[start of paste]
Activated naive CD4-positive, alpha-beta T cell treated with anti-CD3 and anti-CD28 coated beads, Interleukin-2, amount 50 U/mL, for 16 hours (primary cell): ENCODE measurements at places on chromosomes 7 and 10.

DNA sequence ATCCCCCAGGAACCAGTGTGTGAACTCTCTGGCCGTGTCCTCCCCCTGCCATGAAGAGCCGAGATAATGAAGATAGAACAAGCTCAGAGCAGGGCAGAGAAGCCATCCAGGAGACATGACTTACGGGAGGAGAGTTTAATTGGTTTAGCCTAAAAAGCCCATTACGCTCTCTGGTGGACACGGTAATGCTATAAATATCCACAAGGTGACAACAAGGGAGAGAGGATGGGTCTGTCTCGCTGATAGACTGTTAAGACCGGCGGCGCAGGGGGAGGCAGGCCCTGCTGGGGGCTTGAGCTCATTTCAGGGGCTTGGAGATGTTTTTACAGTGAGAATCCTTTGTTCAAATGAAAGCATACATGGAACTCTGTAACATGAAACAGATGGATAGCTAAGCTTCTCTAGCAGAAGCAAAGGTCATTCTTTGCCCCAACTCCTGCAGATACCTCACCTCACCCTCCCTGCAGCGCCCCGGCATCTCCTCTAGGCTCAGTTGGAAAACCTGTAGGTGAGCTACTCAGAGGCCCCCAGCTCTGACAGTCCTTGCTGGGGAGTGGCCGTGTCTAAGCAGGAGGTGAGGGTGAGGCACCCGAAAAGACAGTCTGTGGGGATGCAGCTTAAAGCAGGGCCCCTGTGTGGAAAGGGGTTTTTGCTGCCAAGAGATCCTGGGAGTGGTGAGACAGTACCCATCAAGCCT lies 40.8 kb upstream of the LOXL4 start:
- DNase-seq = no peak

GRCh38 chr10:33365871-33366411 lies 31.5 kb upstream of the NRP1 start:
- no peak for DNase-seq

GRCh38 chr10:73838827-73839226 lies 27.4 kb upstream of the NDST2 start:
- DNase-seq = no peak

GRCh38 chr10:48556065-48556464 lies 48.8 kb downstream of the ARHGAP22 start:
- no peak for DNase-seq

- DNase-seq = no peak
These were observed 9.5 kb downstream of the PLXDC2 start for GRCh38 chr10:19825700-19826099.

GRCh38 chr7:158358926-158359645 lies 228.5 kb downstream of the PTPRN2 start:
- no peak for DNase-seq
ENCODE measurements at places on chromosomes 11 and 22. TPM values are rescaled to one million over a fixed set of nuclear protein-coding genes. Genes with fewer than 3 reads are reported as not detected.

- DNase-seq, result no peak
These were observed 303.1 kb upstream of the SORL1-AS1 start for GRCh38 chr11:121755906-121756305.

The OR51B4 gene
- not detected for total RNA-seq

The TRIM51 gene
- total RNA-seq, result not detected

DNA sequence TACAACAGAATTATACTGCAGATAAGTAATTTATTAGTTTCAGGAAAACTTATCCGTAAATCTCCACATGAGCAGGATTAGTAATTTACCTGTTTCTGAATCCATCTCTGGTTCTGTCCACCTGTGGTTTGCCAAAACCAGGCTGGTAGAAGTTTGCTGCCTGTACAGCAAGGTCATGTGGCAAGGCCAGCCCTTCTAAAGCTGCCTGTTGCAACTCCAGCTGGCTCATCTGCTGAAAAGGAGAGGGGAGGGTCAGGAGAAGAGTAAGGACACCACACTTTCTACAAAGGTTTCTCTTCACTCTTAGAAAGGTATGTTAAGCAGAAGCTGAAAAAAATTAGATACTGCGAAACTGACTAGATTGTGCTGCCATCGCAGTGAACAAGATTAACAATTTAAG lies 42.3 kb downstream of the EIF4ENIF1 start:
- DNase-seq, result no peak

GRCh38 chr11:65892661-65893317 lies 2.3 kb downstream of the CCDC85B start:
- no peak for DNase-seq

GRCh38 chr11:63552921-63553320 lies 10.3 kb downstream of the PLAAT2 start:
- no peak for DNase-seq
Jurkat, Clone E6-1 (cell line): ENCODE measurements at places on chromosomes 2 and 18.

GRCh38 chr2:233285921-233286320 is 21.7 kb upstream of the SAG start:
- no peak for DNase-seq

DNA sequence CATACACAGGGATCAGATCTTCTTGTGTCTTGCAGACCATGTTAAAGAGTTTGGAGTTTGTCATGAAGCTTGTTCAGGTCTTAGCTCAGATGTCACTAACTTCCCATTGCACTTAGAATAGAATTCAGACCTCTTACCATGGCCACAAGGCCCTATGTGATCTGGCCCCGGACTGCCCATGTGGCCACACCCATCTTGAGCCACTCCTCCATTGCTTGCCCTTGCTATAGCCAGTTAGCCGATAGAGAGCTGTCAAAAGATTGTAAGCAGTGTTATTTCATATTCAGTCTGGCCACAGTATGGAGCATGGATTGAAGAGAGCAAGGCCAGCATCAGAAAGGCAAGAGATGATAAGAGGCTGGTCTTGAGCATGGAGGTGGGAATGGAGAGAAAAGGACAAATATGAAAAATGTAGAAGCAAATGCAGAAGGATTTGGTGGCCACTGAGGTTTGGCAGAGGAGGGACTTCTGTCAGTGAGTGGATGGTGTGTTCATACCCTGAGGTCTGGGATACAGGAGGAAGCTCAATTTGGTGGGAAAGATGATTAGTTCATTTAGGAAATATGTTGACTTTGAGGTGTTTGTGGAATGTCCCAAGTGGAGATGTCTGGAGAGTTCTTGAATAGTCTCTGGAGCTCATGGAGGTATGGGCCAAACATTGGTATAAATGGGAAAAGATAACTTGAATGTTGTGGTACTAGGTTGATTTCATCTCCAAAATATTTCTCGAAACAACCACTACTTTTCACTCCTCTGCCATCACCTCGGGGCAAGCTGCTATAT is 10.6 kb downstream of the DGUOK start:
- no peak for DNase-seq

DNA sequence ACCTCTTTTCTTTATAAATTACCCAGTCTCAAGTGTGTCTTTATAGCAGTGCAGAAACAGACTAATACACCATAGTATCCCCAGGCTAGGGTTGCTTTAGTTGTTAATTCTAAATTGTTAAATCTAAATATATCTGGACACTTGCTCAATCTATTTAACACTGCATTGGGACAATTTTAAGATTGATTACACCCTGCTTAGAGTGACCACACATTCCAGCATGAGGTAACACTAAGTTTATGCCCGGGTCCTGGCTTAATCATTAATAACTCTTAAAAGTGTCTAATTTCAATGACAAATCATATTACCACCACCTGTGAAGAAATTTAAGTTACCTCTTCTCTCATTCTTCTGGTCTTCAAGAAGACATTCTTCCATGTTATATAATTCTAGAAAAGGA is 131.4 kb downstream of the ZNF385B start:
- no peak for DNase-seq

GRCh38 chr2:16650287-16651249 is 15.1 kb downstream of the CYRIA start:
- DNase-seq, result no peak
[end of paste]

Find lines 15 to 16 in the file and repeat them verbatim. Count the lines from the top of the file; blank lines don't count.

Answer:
- DNase-seq, result no peak
These were observed 303.1 kb upstream of the SORL1-AS1 start for GRCh38 chr11:121755906-121756305.